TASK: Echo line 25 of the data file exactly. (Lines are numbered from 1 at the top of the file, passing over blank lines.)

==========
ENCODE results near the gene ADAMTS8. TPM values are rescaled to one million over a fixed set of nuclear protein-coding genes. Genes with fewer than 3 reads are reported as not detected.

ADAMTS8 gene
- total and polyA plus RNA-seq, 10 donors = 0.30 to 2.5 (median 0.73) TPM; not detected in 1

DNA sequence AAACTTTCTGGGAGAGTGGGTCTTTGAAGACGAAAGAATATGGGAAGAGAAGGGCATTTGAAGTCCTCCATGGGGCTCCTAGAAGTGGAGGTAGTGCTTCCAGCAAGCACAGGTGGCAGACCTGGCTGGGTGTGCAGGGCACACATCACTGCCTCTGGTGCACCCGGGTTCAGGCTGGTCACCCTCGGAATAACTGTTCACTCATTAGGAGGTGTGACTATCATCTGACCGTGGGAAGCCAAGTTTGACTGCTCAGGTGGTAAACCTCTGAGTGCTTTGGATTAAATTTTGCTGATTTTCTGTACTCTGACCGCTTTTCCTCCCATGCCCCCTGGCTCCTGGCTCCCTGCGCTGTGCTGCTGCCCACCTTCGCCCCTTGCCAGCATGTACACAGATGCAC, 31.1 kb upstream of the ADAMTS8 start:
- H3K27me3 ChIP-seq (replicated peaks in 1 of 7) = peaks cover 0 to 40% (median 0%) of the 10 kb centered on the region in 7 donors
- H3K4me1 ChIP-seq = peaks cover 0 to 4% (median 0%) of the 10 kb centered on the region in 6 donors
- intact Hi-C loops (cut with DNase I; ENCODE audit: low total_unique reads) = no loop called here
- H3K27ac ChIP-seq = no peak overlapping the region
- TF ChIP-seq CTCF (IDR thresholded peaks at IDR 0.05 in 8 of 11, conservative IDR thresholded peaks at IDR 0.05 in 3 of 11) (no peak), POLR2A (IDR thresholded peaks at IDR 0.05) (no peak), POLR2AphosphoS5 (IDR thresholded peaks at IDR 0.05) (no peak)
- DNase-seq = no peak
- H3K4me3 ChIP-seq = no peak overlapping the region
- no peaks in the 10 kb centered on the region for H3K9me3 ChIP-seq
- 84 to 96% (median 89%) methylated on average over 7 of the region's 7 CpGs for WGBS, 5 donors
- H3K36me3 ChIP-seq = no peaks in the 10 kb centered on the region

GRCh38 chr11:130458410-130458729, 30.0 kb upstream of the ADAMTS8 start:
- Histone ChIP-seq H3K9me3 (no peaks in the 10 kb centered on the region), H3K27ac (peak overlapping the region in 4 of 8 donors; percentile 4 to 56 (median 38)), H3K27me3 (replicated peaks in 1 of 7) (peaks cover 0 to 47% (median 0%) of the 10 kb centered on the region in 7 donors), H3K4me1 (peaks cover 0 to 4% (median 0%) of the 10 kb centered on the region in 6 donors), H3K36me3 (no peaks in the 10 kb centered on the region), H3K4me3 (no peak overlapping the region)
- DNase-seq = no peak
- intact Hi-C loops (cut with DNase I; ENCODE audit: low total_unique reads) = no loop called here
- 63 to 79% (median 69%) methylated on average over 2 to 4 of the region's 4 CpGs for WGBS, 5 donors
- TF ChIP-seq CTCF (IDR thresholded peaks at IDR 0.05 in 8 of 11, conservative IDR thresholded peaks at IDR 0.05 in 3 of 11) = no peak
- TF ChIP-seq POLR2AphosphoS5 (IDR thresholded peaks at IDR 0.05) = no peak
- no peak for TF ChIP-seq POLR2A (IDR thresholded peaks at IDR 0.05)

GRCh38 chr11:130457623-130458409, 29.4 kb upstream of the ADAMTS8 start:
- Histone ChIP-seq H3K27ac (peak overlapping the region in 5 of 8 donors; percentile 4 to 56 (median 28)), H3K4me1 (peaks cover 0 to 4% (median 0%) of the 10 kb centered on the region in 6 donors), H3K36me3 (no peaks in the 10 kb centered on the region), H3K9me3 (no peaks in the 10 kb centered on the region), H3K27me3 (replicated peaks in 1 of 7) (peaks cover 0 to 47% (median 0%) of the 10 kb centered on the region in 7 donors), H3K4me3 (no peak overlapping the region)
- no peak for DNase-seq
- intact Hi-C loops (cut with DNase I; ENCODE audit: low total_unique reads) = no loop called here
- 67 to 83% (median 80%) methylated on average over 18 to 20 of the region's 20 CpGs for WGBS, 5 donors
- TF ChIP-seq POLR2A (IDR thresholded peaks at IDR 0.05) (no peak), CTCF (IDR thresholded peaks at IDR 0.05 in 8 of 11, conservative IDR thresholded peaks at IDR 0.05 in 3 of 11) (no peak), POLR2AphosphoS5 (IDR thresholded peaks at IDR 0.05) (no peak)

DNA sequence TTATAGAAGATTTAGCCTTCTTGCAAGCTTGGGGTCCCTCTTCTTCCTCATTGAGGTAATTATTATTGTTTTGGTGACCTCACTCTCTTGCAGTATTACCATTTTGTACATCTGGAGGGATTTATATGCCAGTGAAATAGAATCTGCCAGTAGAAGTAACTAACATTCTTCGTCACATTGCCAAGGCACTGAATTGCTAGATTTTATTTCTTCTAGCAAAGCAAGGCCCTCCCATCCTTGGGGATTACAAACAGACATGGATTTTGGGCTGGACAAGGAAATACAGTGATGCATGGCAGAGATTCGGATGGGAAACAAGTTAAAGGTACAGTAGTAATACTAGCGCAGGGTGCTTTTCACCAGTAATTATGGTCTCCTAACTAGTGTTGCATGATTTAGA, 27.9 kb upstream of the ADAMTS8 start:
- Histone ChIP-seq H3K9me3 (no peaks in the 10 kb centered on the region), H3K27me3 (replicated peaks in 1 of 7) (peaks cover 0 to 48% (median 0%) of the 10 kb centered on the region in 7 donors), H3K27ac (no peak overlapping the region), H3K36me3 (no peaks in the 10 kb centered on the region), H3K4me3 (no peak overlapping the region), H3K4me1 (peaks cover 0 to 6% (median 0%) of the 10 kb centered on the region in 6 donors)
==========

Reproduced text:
- no peak for DNase-seq